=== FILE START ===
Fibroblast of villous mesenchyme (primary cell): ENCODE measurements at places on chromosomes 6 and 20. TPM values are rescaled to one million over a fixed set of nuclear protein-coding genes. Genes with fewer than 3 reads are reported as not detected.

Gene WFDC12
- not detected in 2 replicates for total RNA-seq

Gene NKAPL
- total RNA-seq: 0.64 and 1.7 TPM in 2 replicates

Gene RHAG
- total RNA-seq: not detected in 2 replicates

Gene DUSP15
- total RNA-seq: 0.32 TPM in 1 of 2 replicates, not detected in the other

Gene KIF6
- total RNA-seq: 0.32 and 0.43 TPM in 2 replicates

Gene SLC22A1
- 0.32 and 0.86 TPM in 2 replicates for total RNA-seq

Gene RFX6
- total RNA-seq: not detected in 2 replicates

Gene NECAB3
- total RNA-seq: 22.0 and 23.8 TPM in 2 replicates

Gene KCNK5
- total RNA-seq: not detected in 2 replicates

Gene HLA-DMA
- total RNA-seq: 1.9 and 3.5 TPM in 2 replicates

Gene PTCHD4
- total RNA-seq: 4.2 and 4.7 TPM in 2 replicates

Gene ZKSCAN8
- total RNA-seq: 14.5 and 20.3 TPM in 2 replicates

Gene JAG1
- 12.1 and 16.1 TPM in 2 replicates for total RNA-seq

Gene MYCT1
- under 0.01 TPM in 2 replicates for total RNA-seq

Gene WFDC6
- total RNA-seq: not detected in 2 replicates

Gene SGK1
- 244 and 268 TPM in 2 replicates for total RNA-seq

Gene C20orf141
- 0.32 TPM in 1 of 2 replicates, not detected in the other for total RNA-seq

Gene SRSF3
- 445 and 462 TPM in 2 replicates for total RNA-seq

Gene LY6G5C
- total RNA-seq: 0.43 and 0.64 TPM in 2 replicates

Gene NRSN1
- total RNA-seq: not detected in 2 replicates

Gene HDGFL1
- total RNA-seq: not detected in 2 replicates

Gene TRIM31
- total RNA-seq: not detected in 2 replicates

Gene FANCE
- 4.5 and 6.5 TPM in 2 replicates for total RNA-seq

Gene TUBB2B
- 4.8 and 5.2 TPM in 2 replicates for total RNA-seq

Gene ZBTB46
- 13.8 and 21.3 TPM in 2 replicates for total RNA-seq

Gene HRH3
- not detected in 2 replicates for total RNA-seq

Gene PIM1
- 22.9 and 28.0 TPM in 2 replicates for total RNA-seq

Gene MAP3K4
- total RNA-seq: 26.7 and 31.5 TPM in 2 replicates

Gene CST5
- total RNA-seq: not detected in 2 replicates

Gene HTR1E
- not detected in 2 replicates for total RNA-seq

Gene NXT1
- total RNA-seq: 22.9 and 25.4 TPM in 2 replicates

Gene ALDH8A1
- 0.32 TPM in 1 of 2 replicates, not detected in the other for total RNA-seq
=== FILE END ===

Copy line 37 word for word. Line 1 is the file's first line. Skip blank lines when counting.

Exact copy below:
- 445 and 462 TPM in 2 replicates for total RNA-seq